Transitional Jobs Program Structures: Impacts on Participant Development TJ programs provide transitional work experience in a variety of ways. These different structures can affect the ways in which programs ensure developmental, experiential learning takes place. In programs using scattered employment sites—in which participants work in for-profit, non-profit or government sites with 1-2 workers per site—providers need to pay special attention to selecting employer partners that contribute to the developmental experience through supportive on-site supervision, training, peer mentoring and other guidance for gaining and practicing work skills. These programs may also find special value in establishing job clubs or other opportunities for peer support, since TJ participants are often not working together at the worksite. Benefits of scattered-site placements include a work experience that most closely resembles a competitive labor-market job, and the ability to customize placements according to participant aptitudes and interests. In programs using work crews, crews of 5-7 people work on a project often within maintenance, janitorial, parks, and community renewal projects. This structure provides lots of opportunities for peer support among participants, as they are dispatched together to job sites. This structure also allows for frontline supervisors to be trained and take an active role in providing feedback and coaching related to workreadiness development, and for training and educational courses to be more contextualized to the work experience (see below). Unlike scattered-site placements however, the type of work experience cannot typically be tailored to an individual participants’ interests. In programs offering in-house placements, participants work for the TJ agency, often in the product or service revenue generating arm of the organization. As with work-crew structures, in-house placements offer opportunities for high-levels of peer support and constructive supervision. In-house placements also allow for providing work experience in a variety of positions and duties within the enterprise or workplace, such as cashiering, shipping/receiving, customer service, e-commerce, data entry, etc. Additionally, this structure offers unique opportunities for highly contextualized instruction in education and training classes—instructors can easily adapt materials, activities and examples from the worksite for classroom use. This contextualized instruction and curriculum development is a growing evidence-based practice in the adult education field and may also provide enhanced benefits related to work-readiness and employability. It is also important to consider the specific developmental needs and goals of a program’s target population—for example, formerly incarcerated participants may have different needs than people experiencing homelessness.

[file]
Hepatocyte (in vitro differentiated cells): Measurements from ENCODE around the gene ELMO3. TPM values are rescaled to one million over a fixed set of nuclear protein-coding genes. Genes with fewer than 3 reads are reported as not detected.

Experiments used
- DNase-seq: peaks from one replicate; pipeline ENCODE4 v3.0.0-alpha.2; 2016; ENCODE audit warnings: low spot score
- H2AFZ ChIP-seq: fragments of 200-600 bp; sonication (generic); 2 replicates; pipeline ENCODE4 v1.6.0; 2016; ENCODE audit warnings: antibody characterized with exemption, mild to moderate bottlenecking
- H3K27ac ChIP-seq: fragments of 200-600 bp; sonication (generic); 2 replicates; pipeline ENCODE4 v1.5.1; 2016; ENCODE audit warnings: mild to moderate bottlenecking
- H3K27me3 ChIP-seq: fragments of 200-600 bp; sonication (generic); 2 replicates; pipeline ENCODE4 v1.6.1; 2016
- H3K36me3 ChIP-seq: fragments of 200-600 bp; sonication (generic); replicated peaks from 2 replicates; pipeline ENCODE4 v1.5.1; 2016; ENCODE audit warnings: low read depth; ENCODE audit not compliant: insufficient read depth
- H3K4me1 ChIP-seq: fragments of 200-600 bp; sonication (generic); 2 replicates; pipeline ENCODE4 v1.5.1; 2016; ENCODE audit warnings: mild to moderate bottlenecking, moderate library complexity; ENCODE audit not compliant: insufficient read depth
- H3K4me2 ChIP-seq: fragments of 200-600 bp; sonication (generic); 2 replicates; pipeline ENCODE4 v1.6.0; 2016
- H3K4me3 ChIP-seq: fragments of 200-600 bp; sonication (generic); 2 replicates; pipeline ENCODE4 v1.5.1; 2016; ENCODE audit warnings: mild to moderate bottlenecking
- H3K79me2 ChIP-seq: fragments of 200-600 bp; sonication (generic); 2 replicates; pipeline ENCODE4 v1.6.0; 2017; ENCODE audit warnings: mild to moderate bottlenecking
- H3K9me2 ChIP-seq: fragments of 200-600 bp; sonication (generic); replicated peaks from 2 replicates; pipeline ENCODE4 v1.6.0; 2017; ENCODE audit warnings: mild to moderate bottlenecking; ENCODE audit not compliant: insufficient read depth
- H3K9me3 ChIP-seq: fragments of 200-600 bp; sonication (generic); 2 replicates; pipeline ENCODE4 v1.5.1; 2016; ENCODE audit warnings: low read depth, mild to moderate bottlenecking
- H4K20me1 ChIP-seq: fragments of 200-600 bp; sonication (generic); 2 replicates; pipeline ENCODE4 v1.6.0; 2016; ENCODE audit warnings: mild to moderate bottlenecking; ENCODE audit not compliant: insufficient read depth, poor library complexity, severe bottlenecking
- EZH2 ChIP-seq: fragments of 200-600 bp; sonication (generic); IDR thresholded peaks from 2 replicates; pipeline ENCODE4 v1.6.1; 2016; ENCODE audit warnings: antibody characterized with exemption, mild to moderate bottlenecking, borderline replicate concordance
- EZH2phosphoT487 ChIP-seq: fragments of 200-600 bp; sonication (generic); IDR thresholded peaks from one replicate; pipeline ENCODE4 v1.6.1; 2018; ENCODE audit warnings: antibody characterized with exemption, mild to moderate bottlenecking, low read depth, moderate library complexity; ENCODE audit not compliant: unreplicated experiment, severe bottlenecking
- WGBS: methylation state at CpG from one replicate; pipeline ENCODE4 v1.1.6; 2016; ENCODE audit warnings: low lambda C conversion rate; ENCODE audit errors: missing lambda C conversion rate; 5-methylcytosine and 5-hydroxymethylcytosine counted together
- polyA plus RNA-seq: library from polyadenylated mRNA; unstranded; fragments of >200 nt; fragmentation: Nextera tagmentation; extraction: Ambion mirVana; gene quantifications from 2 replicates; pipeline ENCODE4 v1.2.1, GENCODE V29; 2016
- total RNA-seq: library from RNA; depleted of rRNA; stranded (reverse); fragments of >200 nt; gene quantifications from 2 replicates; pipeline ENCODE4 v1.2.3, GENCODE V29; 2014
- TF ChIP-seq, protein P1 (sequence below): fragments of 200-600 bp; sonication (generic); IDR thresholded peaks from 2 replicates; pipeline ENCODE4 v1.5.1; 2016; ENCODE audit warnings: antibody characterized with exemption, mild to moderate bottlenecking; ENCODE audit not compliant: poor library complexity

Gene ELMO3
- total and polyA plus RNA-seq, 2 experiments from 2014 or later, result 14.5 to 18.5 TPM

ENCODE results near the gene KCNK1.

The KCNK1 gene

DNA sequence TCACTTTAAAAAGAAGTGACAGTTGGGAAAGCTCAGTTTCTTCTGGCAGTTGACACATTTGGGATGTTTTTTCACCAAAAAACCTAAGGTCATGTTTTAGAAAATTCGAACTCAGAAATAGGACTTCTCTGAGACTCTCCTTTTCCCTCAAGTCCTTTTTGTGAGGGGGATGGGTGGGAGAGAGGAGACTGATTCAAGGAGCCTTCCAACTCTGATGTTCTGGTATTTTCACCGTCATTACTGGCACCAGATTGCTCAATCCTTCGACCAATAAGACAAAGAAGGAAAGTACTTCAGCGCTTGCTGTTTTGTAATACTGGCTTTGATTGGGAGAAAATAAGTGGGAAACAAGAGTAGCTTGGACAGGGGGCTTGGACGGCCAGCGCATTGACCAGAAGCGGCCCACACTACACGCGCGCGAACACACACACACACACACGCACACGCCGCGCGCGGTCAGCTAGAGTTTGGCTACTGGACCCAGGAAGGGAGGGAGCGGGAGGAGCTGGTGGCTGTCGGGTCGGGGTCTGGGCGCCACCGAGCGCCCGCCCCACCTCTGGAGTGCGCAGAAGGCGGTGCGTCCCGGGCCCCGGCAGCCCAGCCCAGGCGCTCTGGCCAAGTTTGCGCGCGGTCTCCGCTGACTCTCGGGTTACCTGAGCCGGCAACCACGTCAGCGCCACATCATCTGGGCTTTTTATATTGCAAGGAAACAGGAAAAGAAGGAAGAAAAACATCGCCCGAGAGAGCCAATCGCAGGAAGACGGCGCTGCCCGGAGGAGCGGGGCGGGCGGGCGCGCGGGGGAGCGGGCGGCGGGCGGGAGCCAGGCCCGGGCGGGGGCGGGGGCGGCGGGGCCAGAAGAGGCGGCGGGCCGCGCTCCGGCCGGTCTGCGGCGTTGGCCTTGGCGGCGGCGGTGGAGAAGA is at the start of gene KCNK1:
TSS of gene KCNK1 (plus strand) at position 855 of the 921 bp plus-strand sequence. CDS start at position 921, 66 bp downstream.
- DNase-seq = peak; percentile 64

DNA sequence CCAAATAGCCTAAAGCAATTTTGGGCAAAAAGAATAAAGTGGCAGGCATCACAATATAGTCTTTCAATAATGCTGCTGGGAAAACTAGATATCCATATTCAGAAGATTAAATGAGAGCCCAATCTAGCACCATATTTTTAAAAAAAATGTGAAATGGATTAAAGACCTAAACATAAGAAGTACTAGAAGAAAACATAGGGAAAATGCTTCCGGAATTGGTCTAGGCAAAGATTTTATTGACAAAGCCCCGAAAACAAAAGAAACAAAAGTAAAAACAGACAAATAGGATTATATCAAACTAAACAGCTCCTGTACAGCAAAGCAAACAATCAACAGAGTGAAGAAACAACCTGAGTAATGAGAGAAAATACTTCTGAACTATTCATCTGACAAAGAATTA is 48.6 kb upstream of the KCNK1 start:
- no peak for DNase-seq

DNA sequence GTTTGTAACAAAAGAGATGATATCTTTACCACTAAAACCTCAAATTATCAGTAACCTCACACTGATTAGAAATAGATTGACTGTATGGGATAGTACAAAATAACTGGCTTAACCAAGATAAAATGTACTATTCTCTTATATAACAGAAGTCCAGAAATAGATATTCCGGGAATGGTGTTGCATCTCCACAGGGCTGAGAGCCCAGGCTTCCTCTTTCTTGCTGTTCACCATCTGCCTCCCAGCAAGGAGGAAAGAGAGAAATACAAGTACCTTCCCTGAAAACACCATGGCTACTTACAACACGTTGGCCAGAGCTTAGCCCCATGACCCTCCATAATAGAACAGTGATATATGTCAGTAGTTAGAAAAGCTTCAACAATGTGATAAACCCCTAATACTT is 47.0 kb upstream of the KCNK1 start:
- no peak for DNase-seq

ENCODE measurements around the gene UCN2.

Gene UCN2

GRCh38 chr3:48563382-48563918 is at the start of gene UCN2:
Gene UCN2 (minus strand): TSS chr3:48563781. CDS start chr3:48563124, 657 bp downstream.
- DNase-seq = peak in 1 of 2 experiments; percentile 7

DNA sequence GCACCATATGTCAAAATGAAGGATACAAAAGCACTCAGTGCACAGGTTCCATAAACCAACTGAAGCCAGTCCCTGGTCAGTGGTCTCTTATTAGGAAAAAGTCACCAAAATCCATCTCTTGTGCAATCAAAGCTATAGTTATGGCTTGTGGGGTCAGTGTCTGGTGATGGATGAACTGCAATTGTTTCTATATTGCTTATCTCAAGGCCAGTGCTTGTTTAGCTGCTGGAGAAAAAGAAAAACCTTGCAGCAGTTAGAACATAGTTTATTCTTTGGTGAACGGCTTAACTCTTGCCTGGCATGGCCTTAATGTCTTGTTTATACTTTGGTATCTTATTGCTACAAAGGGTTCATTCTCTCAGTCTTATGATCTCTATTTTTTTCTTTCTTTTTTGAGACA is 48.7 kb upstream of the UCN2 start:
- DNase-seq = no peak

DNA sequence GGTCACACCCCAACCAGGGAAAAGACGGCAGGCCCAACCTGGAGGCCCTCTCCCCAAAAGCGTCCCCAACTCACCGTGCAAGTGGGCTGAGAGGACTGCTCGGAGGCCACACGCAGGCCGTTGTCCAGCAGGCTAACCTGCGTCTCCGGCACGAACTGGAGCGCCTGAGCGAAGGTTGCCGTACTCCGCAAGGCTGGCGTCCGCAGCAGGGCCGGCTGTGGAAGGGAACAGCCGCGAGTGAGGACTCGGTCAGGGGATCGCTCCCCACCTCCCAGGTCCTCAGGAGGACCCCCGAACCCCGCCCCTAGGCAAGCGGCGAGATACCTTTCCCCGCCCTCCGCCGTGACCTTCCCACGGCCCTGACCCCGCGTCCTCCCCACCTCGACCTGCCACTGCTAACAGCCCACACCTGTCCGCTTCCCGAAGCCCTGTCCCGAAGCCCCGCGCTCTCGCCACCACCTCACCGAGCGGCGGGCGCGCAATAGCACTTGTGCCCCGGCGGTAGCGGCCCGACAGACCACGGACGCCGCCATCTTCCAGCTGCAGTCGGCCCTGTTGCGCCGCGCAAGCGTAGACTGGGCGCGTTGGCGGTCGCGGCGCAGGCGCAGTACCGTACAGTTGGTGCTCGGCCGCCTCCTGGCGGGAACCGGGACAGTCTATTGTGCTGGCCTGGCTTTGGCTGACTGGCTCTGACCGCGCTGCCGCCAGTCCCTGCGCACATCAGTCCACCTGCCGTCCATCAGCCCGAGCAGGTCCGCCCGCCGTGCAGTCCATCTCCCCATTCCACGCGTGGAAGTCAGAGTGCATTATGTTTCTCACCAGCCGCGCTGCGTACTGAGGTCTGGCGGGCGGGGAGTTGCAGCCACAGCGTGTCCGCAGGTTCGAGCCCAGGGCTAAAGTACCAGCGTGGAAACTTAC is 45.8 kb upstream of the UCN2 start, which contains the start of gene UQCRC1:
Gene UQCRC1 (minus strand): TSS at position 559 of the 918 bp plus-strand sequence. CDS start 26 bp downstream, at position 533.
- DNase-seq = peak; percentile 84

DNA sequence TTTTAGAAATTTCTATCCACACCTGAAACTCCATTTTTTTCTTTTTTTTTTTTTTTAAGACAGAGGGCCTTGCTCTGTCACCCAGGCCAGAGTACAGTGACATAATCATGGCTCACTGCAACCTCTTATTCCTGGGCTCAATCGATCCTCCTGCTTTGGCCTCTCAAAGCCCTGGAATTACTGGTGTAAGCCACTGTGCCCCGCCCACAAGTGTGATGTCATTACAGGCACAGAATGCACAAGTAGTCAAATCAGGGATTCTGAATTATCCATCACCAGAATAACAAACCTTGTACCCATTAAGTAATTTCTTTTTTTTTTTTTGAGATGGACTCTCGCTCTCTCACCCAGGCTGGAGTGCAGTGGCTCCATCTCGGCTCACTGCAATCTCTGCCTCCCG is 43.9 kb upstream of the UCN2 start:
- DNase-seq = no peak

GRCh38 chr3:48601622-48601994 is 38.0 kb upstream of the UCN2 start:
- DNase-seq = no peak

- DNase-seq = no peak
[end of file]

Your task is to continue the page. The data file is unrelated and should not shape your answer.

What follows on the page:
Elements That Need to be in Place to Make TJ a Developmental Experience